Tuesday, March 28, 2017

Eye on Iran: Lawmakers Back Measures To Protect Israel By Punishing Iran

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Aiming to prove their commitment to Israel, senior U.S. lawmakers are backing bipartisan legislation that would slap Iran with new sanctions while maintaining rigorous enforcement of the landmark nuclear deal. During Monday's session, House Speaker Paul Ryan declared the U.S. commitment to Israel "sacrosanct." But Ryan also derided the nuclear deal an "unmitigated disaster" that gives Iran "a patient pathway to a nuclear weapons capability." In exchange for Tehran rolling back its nuclear program, the U.S. and other world powers agreed to suspend wide-ranging oil, trade and financial sanctions that had choked the Iranian economy. The House bill, which is co-sponsored by House Majority Leader Kevin McCarthy and Minority Whip Steny Hoyer, targets Iran's "illicit" ballistic missile development program. The measure would shut out of the international financial system Iranian and foreign companies involved in the missile program - along with the banks that back them.

Iran and the Gulf states, whose contest for power in the Middle East has been tipping toward open confrontation, are quietly trying to repair the damaged relationship as the U.S. takes a more confrontational stance toward Tehran. The longstanding rivalry flared last year when Saudi Arabia executed a prominent Shiite cleric and angry Iranian protesters stormed the Saudi embassy, smashing its windows and setting the compound on fire. Saudi Arabia and Bahrain responded by severing diplomatic ties with Iran, and other Gulf states sided with Riyadh. Now, even as public rhetoric remains strident, signs of a tentative rapprochement have surfaced in recent low-profile meetings between Iranian and Gulf officials, including a visit by Iranian President Hassan Rouhani to Kuwait and Oman, and a recent agreement between Riyadh and Tehran to allow Iranians to join this year's hajj pilgrimage to the Saudi city of Mecca. Iranians were excluded from last year's hajj-a religious duty Muslims should fulfill once in their lifetimes-after talks with Saudi officials collapsed.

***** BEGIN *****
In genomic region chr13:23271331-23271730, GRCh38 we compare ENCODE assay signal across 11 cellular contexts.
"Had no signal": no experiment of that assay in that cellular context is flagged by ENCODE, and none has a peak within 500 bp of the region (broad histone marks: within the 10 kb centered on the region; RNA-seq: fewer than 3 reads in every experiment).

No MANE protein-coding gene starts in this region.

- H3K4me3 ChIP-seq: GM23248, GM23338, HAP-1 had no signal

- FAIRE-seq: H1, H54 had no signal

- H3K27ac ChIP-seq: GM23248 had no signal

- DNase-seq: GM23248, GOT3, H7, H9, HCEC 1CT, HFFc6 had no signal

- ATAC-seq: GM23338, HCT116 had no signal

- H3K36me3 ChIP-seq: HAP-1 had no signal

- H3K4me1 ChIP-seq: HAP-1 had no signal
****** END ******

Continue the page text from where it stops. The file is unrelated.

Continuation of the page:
Iranian Foreign Minister Mohammad Javad Zarif told Reuters on Tuesday that Russia could use Iranian military bases to launch air strikes against militants in Syria on a "case by case basis." Russia and Iran are both key allies of Syrian President Bashar al-Assad and have played decisive roles in the past 18 months to turn the tide of the Syrian conflict in his favor. Russian jets used an air base in Iran to launch attacks against militant targets in Syria last summer, the first time a foreign power had used an Iranian base since World War Two. The deployment ended abruptly however after some Iranian lawmakers called the move a breach of Iran's constitution which forbids foreign military bases, and the Iranian defense minister chided Moscow for publicizing the arrangement.